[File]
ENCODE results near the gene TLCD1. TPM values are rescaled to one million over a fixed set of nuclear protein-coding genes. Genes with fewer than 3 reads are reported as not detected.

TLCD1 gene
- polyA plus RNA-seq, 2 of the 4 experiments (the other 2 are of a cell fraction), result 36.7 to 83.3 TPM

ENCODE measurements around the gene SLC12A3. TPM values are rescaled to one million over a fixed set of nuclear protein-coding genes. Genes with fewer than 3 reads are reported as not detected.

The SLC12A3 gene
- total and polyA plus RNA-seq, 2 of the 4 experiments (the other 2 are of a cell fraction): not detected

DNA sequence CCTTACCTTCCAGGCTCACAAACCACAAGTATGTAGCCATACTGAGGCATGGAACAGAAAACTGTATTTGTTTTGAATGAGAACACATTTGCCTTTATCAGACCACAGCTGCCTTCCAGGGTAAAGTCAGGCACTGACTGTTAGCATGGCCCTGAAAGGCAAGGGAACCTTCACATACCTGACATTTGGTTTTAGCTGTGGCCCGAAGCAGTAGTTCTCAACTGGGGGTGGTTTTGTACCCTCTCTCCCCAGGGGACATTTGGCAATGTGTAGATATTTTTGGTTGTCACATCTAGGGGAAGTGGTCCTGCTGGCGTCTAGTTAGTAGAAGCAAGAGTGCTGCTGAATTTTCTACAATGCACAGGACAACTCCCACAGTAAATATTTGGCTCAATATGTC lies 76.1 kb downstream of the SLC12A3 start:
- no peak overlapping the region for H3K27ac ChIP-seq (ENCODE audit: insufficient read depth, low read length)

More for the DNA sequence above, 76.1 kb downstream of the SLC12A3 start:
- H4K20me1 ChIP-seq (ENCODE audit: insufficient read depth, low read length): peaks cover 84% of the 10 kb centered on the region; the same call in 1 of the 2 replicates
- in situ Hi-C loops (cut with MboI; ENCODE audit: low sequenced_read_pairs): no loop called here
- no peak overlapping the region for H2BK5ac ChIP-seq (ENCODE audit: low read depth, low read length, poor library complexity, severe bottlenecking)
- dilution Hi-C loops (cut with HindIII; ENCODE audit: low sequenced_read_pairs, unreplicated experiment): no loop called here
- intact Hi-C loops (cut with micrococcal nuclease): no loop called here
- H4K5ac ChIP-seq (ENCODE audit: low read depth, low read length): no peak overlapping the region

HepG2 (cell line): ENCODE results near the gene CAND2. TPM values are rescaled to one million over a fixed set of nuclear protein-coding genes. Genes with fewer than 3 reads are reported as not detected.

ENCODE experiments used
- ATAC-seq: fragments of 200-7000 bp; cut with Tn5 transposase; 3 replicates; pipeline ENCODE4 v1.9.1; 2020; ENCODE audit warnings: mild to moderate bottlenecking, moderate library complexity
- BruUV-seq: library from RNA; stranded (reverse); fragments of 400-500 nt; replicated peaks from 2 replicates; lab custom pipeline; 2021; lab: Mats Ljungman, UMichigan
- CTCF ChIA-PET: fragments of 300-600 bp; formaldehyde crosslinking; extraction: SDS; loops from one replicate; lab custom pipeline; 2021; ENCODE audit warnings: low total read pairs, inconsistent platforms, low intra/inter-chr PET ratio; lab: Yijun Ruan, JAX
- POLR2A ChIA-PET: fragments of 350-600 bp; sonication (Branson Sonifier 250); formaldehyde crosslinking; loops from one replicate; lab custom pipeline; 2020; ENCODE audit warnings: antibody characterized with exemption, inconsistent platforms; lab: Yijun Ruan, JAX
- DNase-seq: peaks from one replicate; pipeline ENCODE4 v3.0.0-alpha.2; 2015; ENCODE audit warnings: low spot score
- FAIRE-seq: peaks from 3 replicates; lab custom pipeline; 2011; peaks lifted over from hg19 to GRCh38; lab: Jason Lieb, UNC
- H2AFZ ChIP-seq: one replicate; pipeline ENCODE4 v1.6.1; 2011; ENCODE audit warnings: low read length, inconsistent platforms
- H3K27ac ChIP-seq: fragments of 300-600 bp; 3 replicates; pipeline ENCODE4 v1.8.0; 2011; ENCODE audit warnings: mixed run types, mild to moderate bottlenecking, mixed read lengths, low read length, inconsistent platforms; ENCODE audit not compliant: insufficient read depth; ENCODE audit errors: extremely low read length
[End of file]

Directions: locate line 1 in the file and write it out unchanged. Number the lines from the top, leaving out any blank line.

ENCODE results near the gene TLCD1. TPM values are rescaled to one million over a fixed set of nuclear protein-coding genes. Genes with fewer than 3 reads are reported as not detected.